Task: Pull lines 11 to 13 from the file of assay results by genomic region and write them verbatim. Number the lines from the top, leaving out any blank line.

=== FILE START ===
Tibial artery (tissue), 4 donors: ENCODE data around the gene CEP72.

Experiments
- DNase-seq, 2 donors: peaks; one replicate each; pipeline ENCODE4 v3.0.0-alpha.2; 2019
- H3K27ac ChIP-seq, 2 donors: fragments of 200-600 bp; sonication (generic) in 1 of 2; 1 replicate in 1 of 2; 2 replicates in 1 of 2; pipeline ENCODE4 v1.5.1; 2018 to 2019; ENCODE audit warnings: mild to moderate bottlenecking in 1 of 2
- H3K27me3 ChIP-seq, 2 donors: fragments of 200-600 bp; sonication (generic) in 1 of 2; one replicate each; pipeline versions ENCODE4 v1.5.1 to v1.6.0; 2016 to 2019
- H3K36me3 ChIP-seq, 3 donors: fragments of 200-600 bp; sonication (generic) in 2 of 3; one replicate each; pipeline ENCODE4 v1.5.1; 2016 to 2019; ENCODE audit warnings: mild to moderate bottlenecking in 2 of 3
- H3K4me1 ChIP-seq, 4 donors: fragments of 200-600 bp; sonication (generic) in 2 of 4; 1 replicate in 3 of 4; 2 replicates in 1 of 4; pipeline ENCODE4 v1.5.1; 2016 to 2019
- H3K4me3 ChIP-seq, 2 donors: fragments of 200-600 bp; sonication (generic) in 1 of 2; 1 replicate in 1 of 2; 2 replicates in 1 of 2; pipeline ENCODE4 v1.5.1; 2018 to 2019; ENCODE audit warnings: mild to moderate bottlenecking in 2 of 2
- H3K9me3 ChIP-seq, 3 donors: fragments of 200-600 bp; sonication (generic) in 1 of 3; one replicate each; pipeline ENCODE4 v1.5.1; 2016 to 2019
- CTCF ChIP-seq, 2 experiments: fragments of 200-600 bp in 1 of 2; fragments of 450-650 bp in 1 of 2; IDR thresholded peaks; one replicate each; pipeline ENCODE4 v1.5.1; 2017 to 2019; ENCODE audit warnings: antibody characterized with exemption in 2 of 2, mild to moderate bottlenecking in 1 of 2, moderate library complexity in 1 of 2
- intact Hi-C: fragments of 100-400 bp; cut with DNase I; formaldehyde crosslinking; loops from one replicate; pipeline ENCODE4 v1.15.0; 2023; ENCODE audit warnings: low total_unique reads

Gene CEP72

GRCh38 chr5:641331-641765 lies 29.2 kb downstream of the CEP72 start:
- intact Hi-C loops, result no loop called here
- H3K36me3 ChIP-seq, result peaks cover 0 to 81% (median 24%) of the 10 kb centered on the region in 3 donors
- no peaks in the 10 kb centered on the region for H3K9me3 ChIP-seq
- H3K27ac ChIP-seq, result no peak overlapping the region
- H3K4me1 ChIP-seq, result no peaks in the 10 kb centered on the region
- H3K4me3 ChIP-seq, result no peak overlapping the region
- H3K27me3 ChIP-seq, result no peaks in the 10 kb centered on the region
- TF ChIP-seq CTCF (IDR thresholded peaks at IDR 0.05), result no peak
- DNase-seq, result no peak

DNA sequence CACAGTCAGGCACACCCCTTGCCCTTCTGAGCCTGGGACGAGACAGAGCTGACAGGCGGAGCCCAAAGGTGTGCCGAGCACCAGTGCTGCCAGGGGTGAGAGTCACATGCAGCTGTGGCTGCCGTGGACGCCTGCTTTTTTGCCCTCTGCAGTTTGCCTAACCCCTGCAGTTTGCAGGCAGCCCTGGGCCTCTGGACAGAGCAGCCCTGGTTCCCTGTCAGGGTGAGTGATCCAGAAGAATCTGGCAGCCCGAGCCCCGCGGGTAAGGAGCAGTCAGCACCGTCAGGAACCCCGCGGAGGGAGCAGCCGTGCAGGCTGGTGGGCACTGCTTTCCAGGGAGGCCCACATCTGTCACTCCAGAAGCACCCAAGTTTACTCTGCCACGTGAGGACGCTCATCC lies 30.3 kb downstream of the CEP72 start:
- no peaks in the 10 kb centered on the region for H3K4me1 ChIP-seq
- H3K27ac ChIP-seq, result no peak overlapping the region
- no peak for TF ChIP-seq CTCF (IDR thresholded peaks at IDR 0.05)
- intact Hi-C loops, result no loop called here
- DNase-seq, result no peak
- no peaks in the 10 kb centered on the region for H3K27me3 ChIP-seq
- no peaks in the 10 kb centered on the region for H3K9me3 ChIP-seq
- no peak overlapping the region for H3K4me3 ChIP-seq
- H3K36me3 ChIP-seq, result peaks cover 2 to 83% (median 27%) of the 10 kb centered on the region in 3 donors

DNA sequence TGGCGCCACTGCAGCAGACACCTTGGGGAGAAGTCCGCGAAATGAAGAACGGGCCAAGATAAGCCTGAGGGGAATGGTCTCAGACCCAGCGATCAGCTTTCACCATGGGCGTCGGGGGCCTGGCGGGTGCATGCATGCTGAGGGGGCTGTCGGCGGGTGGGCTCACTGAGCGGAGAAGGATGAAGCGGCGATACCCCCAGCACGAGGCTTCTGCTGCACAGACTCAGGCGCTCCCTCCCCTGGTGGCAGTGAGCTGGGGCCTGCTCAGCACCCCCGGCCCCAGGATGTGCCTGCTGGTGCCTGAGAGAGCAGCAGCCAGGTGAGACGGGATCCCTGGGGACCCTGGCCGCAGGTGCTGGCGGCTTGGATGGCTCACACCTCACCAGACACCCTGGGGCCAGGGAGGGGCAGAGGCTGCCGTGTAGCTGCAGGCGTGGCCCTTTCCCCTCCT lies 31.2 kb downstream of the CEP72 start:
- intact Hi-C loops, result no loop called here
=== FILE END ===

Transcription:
- intact Hi-C: fragments of 100-400 bp; cut with DNase I; formaldehyde crosslinking; loops from one replicate; pipeline ENCODE4 v1.15.0; 2023; ENCODE audit warnings: low total_unique reads

Gene CEP72

GRCh38 chr5:641331-641765 lies 29.2 kb downstream of the CEP72 start: